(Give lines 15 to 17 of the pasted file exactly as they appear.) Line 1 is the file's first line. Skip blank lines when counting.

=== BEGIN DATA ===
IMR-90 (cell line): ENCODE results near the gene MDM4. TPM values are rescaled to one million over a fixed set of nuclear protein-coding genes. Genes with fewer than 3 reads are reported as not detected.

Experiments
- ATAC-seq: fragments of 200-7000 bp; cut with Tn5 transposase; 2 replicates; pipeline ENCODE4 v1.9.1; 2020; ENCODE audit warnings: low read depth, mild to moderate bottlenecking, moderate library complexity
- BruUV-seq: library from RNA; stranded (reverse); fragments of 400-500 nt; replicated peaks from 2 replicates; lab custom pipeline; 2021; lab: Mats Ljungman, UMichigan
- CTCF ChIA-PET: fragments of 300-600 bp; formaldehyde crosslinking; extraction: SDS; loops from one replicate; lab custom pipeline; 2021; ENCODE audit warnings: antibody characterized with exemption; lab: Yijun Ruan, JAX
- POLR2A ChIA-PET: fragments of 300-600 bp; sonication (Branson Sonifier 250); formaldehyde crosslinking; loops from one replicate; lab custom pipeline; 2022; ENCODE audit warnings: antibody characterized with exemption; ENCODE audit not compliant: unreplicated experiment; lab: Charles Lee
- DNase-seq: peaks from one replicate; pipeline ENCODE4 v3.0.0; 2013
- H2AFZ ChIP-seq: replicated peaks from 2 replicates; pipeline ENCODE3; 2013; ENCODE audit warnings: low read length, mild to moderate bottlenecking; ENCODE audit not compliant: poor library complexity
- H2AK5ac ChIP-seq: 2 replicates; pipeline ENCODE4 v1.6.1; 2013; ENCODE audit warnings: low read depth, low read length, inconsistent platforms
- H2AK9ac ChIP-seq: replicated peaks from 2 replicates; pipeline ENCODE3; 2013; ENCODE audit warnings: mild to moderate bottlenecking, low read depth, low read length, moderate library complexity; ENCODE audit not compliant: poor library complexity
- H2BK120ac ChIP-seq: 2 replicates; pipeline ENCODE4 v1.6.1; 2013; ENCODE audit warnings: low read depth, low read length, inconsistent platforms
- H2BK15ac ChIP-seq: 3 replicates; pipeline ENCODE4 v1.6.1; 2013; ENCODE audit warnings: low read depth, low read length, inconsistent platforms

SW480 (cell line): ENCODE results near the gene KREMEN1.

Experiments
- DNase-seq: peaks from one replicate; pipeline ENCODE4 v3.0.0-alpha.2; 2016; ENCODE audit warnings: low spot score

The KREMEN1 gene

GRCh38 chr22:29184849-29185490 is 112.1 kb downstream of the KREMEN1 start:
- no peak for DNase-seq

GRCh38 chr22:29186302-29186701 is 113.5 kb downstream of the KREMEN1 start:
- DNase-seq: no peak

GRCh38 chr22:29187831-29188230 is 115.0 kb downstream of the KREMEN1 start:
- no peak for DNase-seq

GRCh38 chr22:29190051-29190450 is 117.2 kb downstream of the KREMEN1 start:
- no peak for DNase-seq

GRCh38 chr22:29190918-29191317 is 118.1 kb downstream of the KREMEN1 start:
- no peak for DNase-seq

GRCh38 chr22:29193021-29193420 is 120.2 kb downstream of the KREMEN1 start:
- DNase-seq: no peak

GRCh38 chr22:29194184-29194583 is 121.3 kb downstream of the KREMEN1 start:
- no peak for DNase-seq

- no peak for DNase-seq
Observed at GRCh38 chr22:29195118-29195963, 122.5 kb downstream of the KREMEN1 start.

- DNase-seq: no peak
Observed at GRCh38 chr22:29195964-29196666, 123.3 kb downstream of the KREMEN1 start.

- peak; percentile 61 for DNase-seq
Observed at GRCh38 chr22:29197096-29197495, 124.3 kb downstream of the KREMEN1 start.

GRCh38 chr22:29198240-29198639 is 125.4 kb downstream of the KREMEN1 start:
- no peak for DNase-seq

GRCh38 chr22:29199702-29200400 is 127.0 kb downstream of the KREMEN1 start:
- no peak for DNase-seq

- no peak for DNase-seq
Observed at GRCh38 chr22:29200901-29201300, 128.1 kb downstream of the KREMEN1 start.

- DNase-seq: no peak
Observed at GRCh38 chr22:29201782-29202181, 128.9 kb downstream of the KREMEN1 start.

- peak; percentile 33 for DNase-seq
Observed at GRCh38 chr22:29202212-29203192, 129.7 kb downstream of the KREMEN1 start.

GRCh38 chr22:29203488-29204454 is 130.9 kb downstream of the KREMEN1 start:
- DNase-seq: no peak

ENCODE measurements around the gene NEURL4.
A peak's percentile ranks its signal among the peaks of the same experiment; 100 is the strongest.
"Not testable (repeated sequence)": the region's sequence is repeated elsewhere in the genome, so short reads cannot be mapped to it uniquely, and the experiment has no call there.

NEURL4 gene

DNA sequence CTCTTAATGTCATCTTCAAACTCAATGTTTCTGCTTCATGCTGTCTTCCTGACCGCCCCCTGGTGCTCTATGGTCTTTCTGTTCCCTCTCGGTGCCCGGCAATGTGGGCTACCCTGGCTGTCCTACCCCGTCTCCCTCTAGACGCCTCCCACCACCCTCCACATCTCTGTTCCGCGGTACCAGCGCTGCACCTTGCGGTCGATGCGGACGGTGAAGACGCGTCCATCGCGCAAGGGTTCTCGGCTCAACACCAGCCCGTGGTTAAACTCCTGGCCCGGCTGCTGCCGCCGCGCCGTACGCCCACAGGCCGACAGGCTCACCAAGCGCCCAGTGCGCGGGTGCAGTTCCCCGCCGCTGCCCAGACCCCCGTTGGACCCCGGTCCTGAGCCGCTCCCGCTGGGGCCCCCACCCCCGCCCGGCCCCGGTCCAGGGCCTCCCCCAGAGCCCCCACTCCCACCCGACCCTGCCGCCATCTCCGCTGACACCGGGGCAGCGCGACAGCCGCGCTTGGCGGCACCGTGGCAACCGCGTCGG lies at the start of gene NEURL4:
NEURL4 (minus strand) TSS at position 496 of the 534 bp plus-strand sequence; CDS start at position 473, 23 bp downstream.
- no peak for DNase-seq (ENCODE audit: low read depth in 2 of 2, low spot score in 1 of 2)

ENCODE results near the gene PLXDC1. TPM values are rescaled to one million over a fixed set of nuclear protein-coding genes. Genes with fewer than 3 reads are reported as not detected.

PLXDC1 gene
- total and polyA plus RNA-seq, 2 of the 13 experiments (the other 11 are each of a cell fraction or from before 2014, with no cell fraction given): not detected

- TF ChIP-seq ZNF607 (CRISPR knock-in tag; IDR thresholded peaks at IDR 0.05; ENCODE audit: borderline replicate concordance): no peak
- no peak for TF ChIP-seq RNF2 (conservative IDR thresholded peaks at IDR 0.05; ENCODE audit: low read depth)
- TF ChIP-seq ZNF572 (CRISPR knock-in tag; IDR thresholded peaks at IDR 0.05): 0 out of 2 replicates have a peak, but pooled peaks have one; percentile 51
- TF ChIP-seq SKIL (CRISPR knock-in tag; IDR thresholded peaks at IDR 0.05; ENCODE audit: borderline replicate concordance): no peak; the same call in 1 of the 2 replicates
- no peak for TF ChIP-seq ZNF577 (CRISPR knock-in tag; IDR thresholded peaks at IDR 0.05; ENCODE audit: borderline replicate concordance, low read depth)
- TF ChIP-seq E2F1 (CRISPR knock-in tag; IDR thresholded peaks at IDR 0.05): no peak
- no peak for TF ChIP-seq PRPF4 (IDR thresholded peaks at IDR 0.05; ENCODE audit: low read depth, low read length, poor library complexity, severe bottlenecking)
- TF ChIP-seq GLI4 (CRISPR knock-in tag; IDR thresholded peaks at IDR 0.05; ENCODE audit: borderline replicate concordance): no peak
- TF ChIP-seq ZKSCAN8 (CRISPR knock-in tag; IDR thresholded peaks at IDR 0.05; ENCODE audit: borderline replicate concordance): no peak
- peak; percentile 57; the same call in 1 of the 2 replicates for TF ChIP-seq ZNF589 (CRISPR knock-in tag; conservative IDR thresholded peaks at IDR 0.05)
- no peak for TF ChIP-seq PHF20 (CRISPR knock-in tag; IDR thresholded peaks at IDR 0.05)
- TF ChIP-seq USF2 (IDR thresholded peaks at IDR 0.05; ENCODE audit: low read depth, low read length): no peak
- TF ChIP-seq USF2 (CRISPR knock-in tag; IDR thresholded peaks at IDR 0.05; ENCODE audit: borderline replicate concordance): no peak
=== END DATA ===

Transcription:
- DNase-seq: peaks from one replicate; pipeline ENCODE4 v3.0.0-alpha.2; 2016; ENCODE audit warnings: low spot score

The KREMEN1 gene

GRCh38 chr22:29184849-29185490 is 112.1 kb downstream of the KREMEN1 start: